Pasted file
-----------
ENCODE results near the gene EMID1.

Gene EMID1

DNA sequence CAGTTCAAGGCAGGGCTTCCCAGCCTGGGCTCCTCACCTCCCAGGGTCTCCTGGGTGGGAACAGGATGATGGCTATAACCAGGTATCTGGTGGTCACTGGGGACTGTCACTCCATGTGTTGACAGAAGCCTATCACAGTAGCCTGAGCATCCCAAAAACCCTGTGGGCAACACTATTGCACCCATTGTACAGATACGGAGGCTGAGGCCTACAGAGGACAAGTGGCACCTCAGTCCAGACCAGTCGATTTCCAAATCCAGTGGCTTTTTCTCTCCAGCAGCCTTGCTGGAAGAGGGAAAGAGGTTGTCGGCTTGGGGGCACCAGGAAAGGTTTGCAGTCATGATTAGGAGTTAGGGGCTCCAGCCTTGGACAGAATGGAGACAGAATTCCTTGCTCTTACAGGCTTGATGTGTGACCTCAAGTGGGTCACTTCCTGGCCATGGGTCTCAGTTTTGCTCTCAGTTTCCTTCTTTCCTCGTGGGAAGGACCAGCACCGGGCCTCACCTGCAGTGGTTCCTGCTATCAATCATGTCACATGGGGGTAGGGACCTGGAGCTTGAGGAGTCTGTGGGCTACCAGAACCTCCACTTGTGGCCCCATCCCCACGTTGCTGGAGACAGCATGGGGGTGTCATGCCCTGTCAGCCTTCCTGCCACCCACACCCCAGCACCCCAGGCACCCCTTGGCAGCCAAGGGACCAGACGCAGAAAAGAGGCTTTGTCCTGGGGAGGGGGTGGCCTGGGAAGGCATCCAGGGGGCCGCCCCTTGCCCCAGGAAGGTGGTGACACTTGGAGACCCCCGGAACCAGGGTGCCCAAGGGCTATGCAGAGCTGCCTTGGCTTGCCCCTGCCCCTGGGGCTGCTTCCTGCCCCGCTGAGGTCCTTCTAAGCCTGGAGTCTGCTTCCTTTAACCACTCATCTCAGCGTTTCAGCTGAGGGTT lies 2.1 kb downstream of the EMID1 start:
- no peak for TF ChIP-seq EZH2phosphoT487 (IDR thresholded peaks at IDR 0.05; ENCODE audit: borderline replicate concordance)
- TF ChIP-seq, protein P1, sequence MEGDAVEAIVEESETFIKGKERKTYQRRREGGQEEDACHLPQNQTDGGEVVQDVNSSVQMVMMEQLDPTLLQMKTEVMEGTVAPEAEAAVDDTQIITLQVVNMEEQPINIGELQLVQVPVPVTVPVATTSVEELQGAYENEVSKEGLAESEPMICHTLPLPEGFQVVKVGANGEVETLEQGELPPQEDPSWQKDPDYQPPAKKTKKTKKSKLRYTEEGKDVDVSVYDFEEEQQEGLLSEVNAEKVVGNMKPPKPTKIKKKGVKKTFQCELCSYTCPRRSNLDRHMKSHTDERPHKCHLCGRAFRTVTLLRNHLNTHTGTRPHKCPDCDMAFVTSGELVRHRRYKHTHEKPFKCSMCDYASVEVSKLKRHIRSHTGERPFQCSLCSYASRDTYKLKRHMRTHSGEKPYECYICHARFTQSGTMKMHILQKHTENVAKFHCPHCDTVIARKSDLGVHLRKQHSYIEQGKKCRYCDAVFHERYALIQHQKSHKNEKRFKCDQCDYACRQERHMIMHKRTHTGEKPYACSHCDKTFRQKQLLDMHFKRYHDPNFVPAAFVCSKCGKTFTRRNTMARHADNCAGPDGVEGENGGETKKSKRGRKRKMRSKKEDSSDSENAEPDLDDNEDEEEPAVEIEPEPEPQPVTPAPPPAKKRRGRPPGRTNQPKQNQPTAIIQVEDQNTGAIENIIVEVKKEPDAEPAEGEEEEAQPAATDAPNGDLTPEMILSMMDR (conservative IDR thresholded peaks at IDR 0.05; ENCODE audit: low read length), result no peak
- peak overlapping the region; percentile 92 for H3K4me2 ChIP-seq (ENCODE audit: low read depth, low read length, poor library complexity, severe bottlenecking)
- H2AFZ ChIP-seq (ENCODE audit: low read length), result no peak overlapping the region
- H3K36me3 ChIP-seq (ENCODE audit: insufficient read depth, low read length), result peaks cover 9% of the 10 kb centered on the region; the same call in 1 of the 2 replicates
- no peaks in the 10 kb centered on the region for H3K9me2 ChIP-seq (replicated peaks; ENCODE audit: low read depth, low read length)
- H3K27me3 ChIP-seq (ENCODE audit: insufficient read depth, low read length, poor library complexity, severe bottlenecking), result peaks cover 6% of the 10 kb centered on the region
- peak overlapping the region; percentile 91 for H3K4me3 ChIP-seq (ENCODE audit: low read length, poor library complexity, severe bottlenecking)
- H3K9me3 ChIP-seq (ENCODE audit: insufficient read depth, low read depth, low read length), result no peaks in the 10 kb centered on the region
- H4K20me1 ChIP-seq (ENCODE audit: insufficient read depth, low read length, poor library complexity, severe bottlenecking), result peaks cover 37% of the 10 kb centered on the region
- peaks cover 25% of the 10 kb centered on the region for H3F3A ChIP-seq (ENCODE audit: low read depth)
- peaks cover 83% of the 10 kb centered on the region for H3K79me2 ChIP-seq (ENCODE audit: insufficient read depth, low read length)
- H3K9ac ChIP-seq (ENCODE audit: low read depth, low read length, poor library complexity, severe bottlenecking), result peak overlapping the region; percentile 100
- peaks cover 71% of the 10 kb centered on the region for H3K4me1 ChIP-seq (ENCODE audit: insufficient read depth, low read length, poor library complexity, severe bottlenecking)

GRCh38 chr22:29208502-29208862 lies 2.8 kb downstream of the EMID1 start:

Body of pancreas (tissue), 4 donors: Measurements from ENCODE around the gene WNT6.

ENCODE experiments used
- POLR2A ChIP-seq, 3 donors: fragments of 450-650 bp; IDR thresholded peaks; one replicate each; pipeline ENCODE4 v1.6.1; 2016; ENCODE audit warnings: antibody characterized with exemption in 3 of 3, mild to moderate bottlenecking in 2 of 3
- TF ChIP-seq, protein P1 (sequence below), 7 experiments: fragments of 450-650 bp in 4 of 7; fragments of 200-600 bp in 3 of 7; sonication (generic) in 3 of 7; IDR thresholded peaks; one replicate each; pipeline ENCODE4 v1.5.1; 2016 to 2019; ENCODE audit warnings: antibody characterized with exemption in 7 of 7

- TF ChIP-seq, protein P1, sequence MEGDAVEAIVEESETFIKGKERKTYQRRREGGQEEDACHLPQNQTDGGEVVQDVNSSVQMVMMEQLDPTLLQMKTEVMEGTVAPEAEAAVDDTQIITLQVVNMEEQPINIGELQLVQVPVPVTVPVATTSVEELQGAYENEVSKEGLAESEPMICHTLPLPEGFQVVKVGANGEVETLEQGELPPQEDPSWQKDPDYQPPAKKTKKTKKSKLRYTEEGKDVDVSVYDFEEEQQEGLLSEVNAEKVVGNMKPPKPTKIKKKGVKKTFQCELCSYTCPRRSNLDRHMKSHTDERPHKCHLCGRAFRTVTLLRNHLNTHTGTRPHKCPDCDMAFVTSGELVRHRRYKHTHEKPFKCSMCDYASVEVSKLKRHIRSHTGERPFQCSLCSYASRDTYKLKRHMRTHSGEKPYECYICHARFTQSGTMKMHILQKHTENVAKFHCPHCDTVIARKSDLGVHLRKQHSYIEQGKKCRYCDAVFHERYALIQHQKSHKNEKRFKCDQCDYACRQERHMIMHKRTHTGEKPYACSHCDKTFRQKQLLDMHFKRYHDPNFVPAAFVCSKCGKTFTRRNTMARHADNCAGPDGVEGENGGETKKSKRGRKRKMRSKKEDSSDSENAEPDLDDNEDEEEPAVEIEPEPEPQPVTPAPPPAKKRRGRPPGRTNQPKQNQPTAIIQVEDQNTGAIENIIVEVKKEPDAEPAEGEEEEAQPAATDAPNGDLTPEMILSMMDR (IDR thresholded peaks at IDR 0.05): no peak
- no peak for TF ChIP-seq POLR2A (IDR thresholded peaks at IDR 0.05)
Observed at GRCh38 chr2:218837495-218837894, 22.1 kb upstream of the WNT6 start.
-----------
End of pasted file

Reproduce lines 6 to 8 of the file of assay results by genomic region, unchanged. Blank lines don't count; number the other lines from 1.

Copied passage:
- peak overlapping the region; percentile 92 for H3K4me2 ChIP-seq (ENCODE audit: low read depth, low read length, poor library complexity, severe bottlenecking)
- H2AFZ ChIP-seq (ENCODE audit: low read length), result no peak overlapping the region
- H3K36me3 ChIP-seq (ENCODE audit: insufficient read depth, low read length), result peaks cover 9% of the 10 kb centered on the region; the same call in 1 of the 2 replicates